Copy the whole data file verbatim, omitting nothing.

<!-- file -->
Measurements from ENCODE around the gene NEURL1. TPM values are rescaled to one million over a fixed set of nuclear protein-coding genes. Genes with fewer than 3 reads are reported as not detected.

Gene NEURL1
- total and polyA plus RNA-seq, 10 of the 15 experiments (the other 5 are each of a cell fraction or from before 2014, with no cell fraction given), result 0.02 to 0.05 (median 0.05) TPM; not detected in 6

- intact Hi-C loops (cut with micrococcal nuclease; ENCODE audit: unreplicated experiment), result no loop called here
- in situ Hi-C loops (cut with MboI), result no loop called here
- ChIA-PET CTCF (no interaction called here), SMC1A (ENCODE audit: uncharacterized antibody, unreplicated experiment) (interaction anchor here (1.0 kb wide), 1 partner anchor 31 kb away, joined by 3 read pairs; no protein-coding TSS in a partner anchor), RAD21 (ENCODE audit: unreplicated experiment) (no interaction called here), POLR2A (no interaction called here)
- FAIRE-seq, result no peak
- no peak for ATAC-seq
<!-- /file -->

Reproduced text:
Measurements from ENCODE around the gene NEURL1. TPM values are rescaled to one million over a fixed set of nuclear protein-coding genes. Genes with fewer than 3 reads are reported as not detected.

Gene NEURL1
- total and polyA plus RNA-seq, 10 of the 15 experiments (the other 5 are each of a cell fraction or from before 2014, with no cell fraction given), result 0.02 to 0.05 (median 0.05) TPM; not detected in 6

- intact Hi-C loops (cut with micrococcal nuclease; ENCODE audit: unreplicated experiment), result no loop called here
- in situ Hi-C loops (cut with MboI), result no loop called here
- ChIA-PET CTCF (no interaction called here), SMC1A (ENCODE audit: uncharacterized antibody, unreplicated experiment) (interaction anchor here (1.0 kb wide), 1 partner anchor 31 kb away, joined by 3 read pairs; no protein-coding TSS in a partner anchor), RAD21 (ENCODE audit: unreplicated experiment) (no interaction called here), POLR2A (no interaction called here)
- FAIRE-seq, result no peak
- no peak for ATAC-seq